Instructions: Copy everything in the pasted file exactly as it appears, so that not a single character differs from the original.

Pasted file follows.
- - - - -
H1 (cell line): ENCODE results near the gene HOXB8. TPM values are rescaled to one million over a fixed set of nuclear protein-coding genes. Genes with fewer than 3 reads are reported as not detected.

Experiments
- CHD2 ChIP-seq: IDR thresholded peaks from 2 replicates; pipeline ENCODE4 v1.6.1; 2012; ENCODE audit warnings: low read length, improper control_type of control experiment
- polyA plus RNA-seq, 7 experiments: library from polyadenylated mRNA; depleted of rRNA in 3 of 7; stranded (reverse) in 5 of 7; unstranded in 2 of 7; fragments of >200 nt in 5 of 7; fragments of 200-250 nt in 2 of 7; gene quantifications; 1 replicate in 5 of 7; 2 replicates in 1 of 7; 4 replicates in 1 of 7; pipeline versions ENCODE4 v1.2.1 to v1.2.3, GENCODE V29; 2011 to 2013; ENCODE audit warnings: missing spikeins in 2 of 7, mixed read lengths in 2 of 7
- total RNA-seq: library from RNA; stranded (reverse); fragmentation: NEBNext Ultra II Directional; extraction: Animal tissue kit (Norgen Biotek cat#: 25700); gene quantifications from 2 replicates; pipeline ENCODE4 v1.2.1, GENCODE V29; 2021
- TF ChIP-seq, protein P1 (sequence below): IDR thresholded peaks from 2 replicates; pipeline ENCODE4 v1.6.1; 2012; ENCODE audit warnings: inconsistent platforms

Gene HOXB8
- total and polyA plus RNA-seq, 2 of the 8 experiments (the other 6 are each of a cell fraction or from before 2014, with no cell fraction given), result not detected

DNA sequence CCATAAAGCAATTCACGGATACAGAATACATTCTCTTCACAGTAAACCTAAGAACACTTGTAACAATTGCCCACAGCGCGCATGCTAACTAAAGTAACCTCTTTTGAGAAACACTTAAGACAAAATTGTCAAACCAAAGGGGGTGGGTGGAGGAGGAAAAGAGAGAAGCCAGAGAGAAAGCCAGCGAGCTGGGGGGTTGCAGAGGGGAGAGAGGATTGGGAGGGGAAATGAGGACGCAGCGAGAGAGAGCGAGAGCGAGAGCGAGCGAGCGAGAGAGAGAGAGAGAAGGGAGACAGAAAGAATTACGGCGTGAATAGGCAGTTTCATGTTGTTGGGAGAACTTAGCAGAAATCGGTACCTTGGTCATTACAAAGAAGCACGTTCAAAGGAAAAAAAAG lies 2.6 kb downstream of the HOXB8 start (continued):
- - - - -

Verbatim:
H1 (cell line): ENCODE results near the gene HOXB8. TPM values are rescaled to one million over a fixed set of nuclear protein-coding genes. Genes with fewer than 3 reads are reported as not detected.

Experiments
- CHD2 ChIP-seq: IDR thresholded peaks from 2 replicates; pipeline ENCODE4 v1.6.1; 2012; ENCODE audit warnings: low read length, improper control_type of control experiment
- polyA plus RNA-seq, 7 experiments: library from polyadenylated mRNA; depleted of rRNA in 3 of 7; stranded (reverse) in 5 of 7; unstranded in 2 of 7; fragments of >200 nt in 5 of 7; fragments of 200-250 nt in 2 of 7; gene quantifications; 1 replicate in 5 of 7; 2 replicates in 1 of 7; 4 replicates in 1 of 7; pipeline versions ENCODE4 v1.2.1 to v1.2.3, GENCODE V29; 2011 to 2013; ENCODE audit warnings: missing spikeins in 2 of 7, mixed read lengths in 2 of 7
- total RNA-seq: library from RNA; stranded (reverse); fragmentation: NEBNext Ultra II Directional; extraction: Animal tissue kit (Norgen Biotek cat#: 25700); gene quantifications from 2 replicates; pipeline ENCODE4 v1.2.1, GENCODE V29; 2021
- TF ChIP-seq, protein P1 (sequence below): IDR thresholded peaks from 2 replicates; pipeline ENCODE4 v1.6.1; 2012; ENCODE audit warnings: inconsistent platforms

Gene HOXB8
- total and polyA plus RNA-seq, 2 of the 8 experiments (the other 6 are each of a cell fraction or from before 2014, with no cell fraction given), result not detected

DNA sequence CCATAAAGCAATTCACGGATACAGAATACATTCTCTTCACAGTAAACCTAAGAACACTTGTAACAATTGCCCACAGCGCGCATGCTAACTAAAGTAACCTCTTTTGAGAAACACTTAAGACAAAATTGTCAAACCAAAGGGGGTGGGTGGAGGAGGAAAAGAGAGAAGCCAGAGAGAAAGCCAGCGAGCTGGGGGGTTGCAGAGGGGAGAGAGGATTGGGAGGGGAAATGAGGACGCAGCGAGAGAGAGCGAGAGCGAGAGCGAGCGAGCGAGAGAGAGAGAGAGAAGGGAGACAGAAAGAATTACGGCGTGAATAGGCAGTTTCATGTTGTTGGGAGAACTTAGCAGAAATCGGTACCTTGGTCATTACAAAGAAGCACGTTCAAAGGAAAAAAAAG lies 2.6 kb downstream of the HOXB8 start (continued):